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School of Medicine Greenville


Curriculum

The curriculum at the USC School of Medicine Greenville is an integrated blend of interactive experiences from classroom to community that is designed to foster and enhance the acquisition of essential knowledge, communication, diagnostic and problem-solving skills, and lead to application, critical thinking and patient care.

The USC School of Medicine Greenville focuses on student-centered learning as the roadmap for the life-long learning continuum from undergraduate to graduate and continuing medical education. Located in Greenville, S.C., the school joins the campus of Greenville Memorial Hospital, one of seven medical campuses belonging to Greenville Health System, an integrated healthcare delivery system and the largest care provider in the region.

 

Curriculum Highlights 

 


Relationship with University of South Carolina

The M.D. program at the University of South Carolina School of Medicine Greenville builds on an already successful, 20-year-old partnership between the University of South Carolina and Greenville Health System (GHS).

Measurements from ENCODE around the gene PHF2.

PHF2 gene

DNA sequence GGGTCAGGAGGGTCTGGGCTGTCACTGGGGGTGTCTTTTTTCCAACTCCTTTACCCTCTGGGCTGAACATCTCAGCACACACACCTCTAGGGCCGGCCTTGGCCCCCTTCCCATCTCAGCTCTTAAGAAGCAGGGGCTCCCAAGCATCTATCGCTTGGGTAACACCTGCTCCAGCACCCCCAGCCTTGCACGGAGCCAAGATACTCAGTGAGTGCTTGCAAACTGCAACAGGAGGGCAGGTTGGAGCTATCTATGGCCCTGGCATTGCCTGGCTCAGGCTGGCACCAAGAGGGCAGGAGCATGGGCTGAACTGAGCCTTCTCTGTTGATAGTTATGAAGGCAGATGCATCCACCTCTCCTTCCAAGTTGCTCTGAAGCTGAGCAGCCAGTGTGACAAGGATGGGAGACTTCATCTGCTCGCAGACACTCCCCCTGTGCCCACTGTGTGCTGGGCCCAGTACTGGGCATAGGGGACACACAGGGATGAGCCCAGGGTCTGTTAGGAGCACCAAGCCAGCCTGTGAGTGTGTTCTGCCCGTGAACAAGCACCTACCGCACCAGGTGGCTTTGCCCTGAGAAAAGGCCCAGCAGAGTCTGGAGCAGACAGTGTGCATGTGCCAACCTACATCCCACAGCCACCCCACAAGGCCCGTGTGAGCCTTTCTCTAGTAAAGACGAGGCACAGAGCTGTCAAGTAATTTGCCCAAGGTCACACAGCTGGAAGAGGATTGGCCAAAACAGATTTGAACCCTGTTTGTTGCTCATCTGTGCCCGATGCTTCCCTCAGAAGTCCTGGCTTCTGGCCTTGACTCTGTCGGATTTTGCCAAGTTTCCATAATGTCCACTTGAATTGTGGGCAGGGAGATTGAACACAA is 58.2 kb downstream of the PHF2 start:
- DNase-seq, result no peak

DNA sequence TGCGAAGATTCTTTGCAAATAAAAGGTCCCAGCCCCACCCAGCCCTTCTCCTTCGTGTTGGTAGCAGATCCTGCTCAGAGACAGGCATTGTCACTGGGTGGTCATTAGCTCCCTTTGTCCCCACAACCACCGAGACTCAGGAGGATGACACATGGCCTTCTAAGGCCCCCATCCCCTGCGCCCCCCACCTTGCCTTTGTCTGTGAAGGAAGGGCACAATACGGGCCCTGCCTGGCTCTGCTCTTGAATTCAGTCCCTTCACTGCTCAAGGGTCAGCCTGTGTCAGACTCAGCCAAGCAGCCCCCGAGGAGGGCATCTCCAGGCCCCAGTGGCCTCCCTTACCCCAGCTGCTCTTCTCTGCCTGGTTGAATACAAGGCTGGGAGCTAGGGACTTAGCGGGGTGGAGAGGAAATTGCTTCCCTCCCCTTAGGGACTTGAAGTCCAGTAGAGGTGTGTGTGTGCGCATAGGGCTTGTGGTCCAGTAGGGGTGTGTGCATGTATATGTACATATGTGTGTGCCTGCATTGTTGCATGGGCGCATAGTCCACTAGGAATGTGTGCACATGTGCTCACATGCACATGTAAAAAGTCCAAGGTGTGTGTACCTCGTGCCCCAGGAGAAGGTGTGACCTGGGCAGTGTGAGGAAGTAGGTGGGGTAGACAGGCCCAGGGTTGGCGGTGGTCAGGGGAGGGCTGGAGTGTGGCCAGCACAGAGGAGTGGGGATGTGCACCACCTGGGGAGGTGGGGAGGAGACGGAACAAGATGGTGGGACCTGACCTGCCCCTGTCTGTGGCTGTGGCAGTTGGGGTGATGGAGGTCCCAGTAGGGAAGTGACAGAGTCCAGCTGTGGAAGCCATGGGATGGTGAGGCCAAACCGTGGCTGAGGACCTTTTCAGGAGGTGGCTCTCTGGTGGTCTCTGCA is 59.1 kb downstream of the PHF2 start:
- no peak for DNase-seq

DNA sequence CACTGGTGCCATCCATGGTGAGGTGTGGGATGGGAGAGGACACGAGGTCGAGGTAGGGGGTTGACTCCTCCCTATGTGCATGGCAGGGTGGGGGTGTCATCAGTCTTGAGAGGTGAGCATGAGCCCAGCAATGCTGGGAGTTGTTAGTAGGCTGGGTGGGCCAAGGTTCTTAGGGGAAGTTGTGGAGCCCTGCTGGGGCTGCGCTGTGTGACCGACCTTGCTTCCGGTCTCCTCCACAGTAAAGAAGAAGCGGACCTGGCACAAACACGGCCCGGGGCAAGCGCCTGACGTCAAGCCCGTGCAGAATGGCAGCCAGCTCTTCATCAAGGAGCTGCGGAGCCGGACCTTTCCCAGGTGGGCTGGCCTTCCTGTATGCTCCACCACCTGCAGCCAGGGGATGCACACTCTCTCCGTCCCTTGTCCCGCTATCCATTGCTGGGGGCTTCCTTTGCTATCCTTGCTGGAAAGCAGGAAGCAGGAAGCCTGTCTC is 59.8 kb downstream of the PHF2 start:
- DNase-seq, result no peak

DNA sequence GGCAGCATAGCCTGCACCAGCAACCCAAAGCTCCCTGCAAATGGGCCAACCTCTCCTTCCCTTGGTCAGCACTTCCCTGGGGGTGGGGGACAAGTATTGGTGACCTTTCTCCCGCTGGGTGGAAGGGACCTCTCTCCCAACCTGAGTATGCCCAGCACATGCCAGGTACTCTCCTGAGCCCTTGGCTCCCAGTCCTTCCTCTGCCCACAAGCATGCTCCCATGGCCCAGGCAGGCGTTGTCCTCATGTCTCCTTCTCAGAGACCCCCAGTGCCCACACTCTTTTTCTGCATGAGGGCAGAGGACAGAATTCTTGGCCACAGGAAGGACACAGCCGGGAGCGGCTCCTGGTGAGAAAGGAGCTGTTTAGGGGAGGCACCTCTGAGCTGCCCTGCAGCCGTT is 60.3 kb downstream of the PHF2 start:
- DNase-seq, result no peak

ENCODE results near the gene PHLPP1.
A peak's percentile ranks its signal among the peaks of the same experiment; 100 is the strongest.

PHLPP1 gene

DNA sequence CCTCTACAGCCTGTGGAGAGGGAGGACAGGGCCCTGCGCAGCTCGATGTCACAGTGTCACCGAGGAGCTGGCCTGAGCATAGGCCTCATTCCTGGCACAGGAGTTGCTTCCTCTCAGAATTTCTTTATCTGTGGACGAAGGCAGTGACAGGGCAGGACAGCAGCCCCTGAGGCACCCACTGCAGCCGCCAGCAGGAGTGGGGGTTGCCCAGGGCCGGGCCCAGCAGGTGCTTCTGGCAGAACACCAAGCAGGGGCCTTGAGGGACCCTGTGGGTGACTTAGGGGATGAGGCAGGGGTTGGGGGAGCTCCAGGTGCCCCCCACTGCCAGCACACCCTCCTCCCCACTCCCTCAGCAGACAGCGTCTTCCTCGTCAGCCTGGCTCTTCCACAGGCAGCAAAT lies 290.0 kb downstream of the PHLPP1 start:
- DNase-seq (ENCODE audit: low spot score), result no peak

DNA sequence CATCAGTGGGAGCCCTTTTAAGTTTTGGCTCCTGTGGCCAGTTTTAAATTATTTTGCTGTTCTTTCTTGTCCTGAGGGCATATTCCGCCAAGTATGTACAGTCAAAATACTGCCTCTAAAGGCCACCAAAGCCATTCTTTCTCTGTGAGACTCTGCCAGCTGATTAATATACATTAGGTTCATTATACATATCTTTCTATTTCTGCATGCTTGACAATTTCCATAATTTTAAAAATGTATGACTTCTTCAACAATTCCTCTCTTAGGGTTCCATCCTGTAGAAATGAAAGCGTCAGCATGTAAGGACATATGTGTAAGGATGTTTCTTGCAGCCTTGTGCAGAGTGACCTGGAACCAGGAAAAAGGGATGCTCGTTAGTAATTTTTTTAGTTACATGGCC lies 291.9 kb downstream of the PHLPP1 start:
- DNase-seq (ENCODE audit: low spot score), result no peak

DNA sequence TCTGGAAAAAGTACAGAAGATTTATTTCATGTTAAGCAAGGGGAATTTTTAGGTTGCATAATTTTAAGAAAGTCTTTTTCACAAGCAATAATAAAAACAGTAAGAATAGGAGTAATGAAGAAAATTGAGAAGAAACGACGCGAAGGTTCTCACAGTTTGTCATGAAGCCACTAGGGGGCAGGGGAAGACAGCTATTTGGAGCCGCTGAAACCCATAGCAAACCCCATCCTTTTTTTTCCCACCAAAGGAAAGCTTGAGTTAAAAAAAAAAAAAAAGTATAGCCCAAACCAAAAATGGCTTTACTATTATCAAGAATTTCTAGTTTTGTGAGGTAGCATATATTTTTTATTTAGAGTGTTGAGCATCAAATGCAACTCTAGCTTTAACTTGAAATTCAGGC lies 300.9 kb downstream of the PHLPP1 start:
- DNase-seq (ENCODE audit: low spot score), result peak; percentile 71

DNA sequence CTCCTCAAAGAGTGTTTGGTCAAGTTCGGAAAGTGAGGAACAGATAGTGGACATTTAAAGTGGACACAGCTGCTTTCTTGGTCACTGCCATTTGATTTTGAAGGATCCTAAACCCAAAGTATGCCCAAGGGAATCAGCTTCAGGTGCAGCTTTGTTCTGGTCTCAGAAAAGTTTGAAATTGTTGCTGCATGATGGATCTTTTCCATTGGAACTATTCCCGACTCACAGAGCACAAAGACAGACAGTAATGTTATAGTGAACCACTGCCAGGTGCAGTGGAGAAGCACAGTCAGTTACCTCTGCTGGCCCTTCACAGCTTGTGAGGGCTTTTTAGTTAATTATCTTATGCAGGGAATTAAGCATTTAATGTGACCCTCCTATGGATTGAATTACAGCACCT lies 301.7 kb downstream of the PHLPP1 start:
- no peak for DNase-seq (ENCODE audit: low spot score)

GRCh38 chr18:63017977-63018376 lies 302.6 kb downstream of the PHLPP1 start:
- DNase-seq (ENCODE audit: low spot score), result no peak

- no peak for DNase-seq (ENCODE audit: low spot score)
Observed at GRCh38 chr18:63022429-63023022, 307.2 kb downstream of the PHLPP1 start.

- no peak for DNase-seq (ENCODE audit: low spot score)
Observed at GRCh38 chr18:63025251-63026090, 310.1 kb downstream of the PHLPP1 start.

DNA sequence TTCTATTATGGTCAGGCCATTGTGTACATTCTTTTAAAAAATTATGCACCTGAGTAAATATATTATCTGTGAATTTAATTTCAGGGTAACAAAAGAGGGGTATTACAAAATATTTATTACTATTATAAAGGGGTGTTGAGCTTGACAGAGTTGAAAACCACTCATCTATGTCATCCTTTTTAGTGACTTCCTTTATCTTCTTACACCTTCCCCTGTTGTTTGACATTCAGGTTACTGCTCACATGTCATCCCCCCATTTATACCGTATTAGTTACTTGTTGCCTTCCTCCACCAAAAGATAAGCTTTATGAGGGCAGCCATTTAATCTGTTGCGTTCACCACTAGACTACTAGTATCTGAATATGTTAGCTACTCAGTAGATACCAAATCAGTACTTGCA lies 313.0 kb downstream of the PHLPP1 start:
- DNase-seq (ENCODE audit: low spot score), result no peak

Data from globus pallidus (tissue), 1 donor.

That partnership has allowed third- and fourth-year USC School of Medicine Columbia medical students to complete their final two years of education at GHS. With the recent accreditation of the M.D. program at the University of South Carolina School of Medicine Greenville, students will now be able to complete all four years of their medical training at GHS. The charter class of the University of South Carolina School of Medicine Greenville enrolled 53 first-year medical students in August 2012, with that number growing to 100 first-year medical students by 2015, and an ultimate 400 medical students over all four years of education.

The University of South Carolina is one of only seven universities with two separately accredited M.D. programs. Separate accreditation permits the two USC medical schools to provide separate and distinct curricula geared to the strengths and philosophies of each school. Together, these two USC medical schools will help combat the state's ongoing physician shortage by permitting a greater combined number of M.D. graduates.